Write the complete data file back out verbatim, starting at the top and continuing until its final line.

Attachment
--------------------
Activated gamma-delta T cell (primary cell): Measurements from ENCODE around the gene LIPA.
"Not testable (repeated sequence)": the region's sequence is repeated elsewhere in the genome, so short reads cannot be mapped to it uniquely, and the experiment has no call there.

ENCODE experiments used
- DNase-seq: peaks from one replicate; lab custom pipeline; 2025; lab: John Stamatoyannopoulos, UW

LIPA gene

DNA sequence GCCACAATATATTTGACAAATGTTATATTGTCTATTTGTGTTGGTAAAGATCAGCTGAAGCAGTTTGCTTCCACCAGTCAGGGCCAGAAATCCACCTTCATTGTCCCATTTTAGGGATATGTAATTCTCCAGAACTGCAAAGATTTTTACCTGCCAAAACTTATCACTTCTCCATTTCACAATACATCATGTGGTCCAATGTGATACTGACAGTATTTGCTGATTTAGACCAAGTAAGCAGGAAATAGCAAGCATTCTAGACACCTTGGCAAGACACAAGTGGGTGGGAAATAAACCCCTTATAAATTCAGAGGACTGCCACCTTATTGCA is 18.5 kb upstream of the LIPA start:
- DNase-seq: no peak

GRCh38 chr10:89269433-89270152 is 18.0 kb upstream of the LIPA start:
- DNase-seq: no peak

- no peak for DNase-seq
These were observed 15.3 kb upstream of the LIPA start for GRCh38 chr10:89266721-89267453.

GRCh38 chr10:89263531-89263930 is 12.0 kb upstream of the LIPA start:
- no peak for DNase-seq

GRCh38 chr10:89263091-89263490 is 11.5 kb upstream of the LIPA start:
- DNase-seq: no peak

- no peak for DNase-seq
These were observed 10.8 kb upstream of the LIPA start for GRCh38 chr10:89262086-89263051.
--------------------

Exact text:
Activated gamma-delta T cell (primary cell): Measurements from ENCODE around the gene LIPA.
"Not testable (repeated sequence)": the region's sequence is repeated elsewhere in the genome, so short reads cannot be mapped to it uniquely, and the experiment has no call there.

ENCODE experiments used
- DNase-seq: peaks from one replicate; lab custom pipeline; 2025; lab: John Stamatoyannopoulos, UW

LIPA gene

DNA sequence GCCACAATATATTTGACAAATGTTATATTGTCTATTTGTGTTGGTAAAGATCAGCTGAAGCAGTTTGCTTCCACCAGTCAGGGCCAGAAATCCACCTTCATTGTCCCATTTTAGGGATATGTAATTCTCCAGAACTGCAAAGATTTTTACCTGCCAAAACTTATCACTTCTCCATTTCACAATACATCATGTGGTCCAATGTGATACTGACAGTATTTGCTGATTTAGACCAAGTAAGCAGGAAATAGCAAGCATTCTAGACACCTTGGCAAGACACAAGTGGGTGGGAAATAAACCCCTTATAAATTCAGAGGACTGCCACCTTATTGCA is 18.5 kb upstream of the LIPA start:
- DNase-seq: no peak

GRCh38 chr10:89269433-89270152 is 18.0 kb upstream of the LIPA start:
- DNase-seq: no peak

- no peak for DNase-seq
These were observed 15.3 kb upstream of the LIPA start for GRCh38 chr10:89266721-89267453.

GRCh38 chr10:89263531-89263930 is 12.0 kb upstream of the LIPA start:
- no peak for DNase-seq

GRCh38 chr10:89263091-89263490 is 11.5 kb upstream of the LIPA start:
- DNase-seq: no peak

- no peak for DNase-seq
These were observed 10.8 kb upstream of the LIPA start for GRCh38 chr10:89262086-89263051.